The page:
In 1975, a new university was born on the east coast of Canada that sought to embody a unique alternative to typical Canadian higher education. In spite of its small size, it would be called a university because it aimed at a universal education, with an integrated humanities curriculum. Instead of a bland, secular worldview that often eliminated all talk of spirituality, its teachers would encourage a broadly Christian perspective, without imposing strict rules on its students. After a challenging first decade, a clearer vision emerged in which the university developed an emphasis on providing a quality educational experience by creating a rich community life and shared, travel-based learning experiences. The community of staff and faculty that served the university over the years also became increasingly sensitized to the ways in which some Christian approaches could be experienced as exclusive or even oppressive, and we wanted to chart out a better path.

One of the unexpected surprises along the way has been discovering the gift of being small. At any given time, we have never had more than a hundred students studying at SSU. While there are certainly challenges with being Canada’s smallest university, our small size has enabled us to develop a learning environment in which authentic and caring relationships are central. Whether travelling together, working together in the kitchen, or discussing ideas in the classroom, students push past the natural differences of personalities and viewpoints and experience a taste of “unity in diversity.” Similarly, students have opportunities to develop relationships with staff and faculty not only in the classroom, but at mealtimes, community events, and during shared travel experiences.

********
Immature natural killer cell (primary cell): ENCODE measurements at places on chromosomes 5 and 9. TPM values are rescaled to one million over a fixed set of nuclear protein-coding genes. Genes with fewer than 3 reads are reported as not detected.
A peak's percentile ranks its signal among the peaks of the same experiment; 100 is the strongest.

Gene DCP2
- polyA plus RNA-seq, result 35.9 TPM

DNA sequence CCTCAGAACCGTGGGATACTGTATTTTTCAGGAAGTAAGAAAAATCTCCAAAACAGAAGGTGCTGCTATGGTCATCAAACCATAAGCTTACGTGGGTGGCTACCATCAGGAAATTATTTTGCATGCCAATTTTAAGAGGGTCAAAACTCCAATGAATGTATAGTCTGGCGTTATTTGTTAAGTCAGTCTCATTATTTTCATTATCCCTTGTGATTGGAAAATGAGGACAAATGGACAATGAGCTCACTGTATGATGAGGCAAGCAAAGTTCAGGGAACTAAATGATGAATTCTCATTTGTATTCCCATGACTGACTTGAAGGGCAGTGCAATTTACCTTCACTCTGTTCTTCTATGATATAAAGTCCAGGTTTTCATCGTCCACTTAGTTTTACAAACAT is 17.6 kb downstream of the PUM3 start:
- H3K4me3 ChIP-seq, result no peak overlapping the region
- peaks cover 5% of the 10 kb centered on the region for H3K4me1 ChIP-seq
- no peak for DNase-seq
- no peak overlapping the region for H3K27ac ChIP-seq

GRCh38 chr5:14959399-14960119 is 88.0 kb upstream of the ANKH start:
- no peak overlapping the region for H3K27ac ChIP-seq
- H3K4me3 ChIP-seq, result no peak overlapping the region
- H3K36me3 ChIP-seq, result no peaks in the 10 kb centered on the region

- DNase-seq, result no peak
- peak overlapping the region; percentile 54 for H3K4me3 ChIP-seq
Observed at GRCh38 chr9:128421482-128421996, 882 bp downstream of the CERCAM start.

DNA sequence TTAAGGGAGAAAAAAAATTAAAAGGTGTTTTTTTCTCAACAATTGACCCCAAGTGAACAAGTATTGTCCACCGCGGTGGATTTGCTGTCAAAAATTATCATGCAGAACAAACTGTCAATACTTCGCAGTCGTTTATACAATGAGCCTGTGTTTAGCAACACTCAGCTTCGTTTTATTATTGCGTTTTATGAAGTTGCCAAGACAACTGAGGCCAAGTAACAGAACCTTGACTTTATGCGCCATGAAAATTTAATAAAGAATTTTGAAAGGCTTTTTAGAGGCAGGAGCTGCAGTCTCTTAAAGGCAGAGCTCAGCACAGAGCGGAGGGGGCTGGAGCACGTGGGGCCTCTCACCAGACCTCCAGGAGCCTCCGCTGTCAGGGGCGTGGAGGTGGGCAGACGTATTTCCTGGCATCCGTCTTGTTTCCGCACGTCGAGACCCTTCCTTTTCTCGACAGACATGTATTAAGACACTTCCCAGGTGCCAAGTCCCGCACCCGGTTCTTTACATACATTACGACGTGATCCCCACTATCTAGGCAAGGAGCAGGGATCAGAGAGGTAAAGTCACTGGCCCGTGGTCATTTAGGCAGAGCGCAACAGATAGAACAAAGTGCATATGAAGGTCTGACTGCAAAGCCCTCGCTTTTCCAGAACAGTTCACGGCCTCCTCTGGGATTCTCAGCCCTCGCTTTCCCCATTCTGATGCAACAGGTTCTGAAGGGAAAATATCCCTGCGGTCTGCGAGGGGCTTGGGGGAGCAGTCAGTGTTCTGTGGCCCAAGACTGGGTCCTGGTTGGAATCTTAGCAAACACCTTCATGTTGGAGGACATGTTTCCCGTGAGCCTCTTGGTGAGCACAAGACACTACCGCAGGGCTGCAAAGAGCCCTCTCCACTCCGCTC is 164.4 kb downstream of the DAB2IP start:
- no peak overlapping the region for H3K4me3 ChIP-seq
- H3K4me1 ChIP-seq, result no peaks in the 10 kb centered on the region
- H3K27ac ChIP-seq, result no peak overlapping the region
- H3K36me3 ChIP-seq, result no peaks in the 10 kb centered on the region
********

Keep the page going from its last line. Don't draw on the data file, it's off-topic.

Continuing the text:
As we continued to develop over the years, a phrase that became important to us was the desire to nurture a “fire at the centre” of our community. Just as a hearth is used to represent the centre of the family home, so the faith and life-long commitments of our faculty and staff were seen as vital and unique resources that we treasure, keeping vision flowing organically from intentionally lived life into the SSU community (and back again!) We know we are embodying this fire at the centre in the best way when all who are a part of the community experience being “loved and known,” even in the midst of the messiness and imperfections that are always a part of relationships.

It is still important to us that students and others experience being “loved and known” at SSU. We want people to serve at SSU who will contribute to this. So as well as having the necessary skills and competencies for their role, we will be looking for those who have demonstrated, in their lives and their social contexts, a deep respect for everyone (in spite of differences) and a commitment to being humble and honest team players. All staff, faculty and volunteers at SSU are expected to contribute to the community’s ongoing growth and transformation while gratefully and openly being transformed themselves by their experience in this community.